Alzheimer’s Disease Facts and Figures, an annual report released by the Alzheimer’s Association, reveals the burden of Alzheimer’s and dementia on individuals, caregivers, government and the nation’s health care system.
The accompanying special report, More Than Normal Aging: Understanding Mild Cognitive Impairment (MCI), examines the challenges that physicians and the American public face in understanding and diagnosing mild cognitive impairment (MCI), which is characterized by subtle changes in memory and thinking. It is estimated 10% to 15% of individuals with MCI go on to develop dementia each year.
Impact on Caregivers
Eighty-three percent of the help provided to older adults in the United States comes from family members, friends or other unpaid caregivers. Nearly half of all caregivers who provide help to older adults do so for someone living with Alzheimer’s or another dementia.
Who are the caregivers?
- About 30% of caregivers are age 65 or older.
- Approximately two-thirds of caregivers are women; more specifically, over one-third of dementia caregivers are daughters.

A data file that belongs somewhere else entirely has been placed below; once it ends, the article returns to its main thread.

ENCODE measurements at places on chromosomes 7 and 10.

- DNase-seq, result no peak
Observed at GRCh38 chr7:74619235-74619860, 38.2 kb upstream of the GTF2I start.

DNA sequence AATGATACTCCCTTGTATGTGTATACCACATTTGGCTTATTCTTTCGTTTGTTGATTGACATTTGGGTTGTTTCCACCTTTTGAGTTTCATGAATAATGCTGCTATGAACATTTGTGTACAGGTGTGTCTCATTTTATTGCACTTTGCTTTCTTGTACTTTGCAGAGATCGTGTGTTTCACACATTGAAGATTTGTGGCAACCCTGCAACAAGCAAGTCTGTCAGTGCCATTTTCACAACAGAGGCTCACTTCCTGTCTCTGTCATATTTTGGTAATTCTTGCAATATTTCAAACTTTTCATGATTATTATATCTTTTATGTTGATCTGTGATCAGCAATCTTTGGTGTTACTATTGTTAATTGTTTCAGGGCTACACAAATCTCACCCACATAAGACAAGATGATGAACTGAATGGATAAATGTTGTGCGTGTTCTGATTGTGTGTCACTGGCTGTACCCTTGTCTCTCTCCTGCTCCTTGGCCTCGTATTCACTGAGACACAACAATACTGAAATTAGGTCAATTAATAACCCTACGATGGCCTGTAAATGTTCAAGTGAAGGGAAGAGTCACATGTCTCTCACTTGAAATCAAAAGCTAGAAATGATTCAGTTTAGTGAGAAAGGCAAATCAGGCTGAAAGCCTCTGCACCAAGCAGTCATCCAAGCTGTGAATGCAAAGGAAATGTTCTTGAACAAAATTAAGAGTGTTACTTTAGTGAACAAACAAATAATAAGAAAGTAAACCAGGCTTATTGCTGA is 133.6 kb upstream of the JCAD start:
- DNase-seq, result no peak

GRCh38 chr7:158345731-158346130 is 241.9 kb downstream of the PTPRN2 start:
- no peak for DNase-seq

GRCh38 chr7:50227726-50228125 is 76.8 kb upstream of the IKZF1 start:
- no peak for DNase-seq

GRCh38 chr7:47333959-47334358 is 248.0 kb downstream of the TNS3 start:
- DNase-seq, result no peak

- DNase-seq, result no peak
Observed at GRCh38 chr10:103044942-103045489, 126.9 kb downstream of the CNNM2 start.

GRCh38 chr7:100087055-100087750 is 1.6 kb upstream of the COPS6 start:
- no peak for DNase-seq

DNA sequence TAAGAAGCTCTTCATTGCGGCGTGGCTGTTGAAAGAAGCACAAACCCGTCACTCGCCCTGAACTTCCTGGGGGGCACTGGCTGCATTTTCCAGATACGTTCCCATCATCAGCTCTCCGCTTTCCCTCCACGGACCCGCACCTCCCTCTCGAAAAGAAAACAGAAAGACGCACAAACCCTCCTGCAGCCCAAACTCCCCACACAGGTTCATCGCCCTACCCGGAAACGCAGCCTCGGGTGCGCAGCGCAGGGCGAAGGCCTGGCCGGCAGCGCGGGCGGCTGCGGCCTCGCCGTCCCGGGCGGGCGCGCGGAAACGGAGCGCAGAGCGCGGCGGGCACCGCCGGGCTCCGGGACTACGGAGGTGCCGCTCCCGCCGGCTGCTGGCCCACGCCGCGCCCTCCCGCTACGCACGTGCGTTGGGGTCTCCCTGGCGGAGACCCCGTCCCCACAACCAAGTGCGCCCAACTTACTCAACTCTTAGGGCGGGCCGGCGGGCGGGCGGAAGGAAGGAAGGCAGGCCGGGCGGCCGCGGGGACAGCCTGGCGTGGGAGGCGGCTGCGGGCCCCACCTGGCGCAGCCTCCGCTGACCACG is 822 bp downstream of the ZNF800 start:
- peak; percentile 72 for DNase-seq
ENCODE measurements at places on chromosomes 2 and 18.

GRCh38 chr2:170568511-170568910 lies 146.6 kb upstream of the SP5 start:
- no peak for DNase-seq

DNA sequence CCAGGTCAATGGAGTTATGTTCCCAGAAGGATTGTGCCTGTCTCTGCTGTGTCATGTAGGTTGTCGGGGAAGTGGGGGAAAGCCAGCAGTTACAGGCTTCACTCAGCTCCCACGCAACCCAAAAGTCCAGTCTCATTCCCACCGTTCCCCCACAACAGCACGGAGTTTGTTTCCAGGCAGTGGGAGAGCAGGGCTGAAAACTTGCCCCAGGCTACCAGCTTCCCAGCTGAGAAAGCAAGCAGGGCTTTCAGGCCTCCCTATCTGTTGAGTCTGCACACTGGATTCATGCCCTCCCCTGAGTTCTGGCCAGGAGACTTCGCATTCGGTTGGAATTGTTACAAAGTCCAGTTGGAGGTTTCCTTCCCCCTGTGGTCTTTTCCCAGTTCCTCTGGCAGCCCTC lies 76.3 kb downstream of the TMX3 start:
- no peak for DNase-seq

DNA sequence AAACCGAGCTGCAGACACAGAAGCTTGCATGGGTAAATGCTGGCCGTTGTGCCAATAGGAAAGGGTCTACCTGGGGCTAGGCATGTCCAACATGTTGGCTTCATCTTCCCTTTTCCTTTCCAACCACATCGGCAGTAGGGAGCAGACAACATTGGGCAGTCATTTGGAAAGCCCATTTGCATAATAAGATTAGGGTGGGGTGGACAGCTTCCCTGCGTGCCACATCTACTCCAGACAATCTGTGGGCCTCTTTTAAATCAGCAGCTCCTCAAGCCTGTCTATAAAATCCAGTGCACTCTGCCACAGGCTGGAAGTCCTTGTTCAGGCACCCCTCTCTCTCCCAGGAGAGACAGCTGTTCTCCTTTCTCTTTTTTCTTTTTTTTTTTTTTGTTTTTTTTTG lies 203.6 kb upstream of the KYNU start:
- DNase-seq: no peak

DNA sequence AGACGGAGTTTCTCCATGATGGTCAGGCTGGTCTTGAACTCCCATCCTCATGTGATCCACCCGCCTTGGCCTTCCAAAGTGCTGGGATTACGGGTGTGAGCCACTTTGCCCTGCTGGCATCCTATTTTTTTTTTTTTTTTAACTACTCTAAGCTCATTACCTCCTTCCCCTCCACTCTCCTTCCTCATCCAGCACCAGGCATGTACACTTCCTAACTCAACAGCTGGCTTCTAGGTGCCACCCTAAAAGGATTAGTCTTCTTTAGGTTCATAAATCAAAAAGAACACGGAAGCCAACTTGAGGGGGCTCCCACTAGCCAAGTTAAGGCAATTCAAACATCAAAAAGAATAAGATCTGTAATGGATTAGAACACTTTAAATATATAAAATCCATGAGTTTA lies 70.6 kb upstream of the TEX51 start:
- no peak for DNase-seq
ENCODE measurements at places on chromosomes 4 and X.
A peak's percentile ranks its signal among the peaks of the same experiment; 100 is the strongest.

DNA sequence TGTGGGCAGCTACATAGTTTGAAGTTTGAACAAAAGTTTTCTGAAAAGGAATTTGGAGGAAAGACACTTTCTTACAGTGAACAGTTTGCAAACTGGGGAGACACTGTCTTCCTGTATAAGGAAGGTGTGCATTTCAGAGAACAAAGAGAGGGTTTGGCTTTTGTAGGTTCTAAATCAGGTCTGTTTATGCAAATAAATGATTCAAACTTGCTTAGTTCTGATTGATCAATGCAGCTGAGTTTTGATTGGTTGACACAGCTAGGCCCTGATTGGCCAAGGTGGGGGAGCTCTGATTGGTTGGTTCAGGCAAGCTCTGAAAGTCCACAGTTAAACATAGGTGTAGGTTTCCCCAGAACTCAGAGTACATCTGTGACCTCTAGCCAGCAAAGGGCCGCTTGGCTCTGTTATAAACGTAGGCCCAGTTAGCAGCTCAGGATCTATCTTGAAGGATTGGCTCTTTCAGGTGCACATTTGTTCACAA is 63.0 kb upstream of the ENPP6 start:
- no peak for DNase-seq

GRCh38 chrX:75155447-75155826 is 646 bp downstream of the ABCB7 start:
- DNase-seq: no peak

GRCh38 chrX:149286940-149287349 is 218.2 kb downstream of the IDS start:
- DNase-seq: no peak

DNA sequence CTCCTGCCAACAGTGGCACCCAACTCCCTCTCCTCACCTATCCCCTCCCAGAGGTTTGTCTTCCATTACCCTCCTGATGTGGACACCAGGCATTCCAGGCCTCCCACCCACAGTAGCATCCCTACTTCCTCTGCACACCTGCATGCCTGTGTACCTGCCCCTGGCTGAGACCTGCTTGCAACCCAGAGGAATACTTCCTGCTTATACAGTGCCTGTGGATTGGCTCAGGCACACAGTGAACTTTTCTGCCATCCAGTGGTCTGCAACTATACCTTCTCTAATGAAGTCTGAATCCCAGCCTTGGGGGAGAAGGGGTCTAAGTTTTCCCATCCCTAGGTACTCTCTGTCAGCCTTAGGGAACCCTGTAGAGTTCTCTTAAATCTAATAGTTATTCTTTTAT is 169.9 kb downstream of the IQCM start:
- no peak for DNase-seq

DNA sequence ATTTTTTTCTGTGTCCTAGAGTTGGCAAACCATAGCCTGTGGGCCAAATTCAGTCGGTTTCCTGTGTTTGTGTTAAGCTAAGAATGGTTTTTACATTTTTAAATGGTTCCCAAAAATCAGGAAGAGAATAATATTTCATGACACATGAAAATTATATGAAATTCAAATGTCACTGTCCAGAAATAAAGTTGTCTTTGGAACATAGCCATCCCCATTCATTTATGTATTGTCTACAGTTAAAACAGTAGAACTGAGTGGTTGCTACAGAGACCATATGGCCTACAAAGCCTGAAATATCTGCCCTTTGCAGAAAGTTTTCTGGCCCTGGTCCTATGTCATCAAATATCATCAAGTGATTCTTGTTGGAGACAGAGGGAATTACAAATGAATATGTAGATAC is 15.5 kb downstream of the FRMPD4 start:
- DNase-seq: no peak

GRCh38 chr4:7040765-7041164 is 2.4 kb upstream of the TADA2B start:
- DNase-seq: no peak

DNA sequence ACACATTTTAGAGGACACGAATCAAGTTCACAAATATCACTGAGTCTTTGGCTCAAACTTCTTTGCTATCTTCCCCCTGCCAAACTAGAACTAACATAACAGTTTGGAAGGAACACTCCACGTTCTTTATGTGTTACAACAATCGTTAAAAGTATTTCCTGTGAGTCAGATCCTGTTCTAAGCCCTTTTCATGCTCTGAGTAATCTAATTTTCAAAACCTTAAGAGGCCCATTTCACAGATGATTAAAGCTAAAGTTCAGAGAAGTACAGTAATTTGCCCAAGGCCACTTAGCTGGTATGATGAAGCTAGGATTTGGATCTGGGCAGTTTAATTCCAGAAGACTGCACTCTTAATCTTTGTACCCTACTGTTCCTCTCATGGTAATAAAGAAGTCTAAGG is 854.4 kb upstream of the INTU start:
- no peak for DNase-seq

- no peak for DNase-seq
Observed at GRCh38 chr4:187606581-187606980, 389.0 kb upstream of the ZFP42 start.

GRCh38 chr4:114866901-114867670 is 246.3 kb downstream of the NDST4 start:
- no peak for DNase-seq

- Most caregivers (66%) live with the person with dementia in the community.
- Approximately one-quarter of dementia caregivers are “sandwich generation” caregivers — meaning that they care not only for an aging parent but also for at least one child.
Alzheimer’s takes a devastating toll on caregivers. Compared with caregivers of people without dementia, twice as many caregivers of those with dementia indicate substantial emotional, financial and physical difficulties.
Of the total lifetime cost of caring for someone with dementia, 70% is borne by families — either through out-of-pocket health and long-term care expenses or from the value of unpaid care.
We hope this information is helpful to you in the important work you do as a family caregiver.
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